Coming off a strong 2014, the Utilities sector was the worst performer during the first quarter and again in the second quarter, down 5.8%. Utilities are now down 10.7% year-to-date. Utilities and other “bond proxies” continue to be impacted by the Federal Reserve’s rate hike talk. The concern is twofold: 1) investors may shift money to bonds (away from Utilities) as bond yields become more attractive and 2) higher rates could impact debt financing costs for this capital-intensive sector. In our Q4 2014 commentary we highlighted how Utilities were trading at lofty valuations. Given the correction over the last few months, we are now beginning to find value in specific, well-capitalized, high dividend paying stocks in the sector. The second worst performing sector during the quarter was Industrials, down 2.2%. Industrials, along with the Materials & Energy sectors, were impacted by global economic growth concerns.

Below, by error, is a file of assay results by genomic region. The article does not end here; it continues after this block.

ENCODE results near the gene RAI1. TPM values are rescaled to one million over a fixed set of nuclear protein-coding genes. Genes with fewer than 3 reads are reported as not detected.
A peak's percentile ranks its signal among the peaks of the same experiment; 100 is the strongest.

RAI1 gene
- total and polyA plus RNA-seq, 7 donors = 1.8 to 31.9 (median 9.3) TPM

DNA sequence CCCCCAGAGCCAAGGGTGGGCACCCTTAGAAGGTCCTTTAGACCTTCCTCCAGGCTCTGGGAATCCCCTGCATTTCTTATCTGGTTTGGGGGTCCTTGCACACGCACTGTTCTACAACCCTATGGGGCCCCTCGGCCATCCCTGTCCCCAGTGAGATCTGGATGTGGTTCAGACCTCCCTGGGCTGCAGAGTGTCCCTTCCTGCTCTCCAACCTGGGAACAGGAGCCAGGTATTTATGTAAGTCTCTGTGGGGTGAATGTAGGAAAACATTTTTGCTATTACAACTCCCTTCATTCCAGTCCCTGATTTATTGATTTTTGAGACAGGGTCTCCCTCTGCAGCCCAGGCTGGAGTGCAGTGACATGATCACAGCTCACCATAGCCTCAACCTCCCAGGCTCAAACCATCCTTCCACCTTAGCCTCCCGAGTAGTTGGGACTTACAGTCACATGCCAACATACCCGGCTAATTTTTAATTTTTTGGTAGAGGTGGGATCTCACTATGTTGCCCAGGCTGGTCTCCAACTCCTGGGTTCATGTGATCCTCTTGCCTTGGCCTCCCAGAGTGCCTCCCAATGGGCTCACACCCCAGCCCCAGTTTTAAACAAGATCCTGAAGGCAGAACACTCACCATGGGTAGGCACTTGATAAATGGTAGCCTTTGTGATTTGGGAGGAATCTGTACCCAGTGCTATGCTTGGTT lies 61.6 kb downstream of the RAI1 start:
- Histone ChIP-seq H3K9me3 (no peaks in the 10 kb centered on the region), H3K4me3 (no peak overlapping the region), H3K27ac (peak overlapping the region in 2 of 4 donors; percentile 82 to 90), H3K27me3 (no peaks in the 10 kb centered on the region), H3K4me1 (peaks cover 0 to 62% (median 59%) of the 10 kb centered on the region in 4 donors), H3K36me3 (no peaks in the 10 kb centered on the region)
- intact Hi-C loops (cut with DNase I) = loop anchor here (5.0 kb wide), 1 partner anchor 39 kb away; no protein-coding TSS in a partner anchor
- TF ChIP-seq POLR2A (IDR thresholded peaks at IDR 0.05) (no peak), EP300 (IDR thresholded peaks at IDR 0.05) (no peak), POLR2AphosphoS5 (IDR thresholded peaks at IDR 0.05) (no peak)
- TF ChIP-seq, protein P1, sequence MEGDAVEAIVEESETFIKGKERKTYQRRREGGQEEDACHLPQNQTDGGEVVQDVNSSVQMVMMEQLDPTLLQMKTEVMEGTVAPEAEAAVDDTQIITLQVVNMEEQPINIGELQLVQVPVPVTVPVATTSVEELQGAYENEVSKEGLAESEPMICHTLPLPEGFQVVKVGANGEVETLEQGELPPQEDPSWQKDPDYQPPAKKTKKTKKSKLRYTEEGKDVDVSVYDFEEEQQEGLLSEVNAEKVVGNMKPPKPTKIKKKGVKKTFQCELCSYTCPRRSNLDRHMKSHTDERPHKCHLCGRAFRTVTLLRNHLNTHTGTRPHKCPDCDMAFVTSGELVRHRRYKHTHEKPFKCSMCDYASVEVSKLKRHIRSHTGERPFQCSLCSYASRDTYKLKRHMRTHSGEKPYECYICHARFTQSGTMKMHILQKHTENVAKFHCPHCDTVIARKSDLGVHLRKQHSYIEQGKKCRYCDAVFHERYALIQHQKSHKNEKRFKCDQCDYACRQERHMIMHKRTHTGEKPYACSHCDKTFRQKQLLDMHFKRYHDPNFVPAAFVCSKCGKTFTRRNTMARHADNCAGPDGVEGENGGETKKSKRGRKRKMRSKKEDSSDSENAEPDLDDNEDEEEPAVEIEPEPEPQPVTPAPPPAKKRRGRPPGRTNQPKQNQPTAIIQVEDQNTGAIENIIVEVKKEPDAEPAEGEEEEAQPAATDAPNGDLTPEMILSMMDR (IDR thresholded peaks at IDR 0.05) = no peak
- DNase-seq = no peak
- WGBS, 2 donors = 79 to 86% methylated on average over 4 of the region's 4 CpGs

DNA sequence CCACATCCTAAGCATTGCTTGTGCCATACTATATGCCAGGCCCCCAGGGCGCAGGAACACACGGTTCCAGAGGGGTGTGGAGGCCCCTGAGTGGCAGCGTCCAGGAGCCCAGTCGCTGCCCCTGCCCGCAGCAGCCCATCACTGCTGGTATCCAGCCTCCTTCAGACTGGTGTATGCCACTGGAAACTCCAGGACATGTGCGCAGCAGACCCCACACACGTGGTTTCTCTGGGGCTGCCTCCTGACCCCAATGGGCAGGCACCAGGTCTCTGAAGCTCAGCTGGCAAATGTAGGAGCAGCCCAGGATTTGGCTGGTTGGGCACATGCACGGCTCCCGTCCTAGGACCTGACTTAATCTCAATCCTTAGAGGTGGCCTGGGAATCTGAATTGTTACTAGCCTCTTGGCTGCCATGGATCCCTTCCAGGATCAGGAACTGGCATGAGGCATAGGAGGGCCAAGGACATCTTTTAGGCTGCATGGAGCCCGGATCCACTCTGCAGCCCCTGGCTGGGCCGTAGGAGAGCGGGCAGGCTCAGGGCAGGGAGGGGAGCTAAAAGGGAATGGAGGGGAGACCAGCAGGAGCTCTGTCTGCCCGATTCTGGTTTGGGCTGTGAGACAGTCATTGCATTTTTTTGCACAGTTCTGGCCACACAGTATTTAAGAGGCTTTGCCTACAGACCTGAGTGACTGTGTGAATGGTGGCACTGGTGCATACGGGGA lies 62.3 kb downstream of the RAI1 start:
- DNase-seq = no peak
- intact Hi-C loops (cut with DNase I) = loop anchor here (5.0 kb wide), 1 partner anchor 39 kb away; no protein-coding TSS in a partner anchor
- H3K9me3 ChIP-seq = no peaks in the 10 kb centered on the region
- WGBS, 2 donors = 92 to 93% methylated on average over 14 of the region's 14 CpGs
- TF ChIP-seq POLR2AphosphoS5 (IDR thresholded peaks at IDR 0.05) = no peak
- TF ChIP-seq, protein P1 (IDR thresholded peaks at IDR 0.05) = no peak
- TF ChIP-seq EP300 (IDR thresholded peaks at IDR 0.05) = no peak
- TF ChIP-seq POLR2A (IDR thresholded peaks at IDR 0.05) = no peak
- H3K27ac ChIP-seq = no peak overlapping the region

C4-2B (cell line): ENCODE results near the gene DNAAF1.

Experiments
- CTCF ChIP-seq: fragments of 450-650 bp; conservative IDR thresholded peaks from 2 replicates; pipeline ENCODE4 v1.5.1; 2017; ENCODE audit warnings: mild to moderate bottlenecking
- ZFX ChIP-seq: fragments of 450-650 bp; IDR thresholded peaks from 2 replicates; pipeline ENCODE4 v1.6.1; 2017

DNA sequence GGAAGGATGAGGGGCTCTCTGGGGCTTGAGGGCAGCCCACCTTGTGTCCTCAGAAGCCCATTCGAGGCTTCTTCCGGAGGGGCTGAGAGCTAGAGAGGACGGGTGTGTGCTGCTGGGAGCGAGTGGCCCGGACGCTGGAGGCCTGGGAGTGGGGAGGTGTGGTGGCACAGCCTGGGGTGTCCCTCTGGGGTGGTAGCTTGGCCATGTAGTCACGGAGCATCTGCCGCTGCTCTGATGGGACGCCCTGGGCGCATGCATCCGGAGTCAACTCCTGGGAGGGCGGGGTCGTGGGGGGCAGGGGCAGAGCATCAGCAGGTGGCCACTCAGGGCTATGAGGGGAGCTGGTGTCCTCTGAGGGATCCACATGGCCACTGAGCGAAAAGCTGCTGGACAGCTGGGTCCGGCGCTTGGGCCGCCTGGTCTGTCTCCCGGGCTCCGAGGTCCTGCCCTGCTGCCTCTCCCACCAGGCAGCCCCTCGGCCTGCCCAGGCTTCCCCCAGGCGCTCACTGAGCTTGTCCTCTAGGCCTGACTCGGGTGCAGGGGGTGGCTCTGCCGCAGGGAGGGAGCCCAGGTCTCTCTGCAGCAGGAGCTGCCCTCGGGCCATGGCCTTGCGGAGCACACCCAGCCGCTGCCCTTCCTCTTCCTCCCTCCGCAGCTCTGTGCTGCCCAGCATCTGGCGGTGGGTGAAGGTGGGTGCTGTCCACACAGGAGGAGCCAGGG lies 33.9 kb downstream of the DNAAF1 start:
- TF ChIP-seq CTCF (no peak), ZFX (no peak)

As we consider current equity valuations in this economic and interest rate environment, we still believe high quality companies, trading at a discount to intrinsic value, are an attractive alternative given the global investment landscape. In short, we continue to find value in stocks despite our list of concerns.
In a reversal from the first quarter, bonds retreated into negative territory for the year. The Barclay’s Aggregate index (as represented by the ETF “AGG”) was down 1.8% for the quarter and is now down 0.3% for the year. The Federal Reserve did not raise the funds rate in June but did leave the window open for a move later this year. Domestically speaking the economy continues its uneven advance, providing the Fed Governors ample reason to begin the process of “normalizing” rates. On the other hand, destabilizing events in the global markets (mentioned above) are persuasive arguments for the Fed to go slow. In fact, the IMF (International Monetary Fund) has publically encouraged the Fed rate hikes to be delayed until 2016, giving time for the international turmoil to subside. It is anyone’s best guess as to the exact month that the “lift off” will begin but we do believe that it will occur later than many expect, and take longer to get back to “normal.”